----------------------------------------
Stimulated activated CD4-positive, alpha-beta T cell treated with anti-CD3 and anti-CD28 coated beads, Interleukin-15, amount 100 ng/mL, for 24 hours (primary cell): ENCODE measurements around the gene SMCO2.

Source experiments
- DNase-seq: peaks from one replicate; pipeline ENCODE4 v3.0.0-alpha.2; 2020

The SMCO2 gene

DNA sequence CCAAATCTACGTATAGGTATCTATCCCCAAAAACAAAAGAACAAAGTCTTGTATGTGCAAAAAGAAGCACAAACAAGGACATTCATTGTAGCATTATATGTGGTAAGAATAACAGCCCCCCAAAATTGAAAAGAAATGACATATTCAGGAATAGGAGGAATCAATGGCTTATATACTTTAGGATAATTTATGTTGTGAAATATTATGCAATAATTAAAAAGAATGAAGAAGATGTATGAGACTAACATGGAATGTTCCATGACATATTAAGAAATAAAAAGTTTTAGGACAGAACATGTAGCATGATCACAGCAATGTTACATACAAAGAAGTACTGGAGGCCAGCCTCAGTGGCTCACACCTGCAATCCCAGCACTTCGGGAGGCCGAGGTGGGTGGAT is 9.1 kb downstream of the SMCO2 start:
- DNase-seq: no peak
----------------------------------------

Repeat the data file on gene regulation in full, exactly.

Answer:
Stimulated activated CD4-positive, alpha-beta T cell treated with anti-CD3 and anti-CD28 coated beads, Interleukin-15, amount 100 ng/mL, for 24 hours (primary cell): ENCODE measurements around the gene SMCO2.

Source experiments
- DNase-seq: peaks from one replicate; pipeline ENCODE4 v3.0.0-alpha.2; 2020

The SMCO2 gene

DNA sequence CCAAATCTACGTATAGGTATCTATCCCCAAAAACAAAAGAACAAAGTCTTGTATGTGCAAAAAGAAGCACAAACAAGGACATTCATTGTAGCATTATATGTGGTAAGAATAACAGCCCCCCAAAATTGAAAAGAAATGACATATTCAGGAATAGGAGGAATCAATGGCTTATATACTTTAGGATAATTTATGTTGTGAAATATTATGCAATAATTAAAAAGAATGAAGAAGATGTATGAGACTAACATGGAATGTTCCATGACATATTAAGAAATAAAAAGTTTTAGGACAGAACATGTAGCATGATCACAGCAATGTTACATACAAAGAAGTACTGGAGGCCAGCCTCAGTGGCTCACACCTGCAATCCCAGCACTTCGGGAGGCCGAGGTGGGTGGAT is 9.1 kb downstream of the SMCO2 start:
- DNase-seq: no peak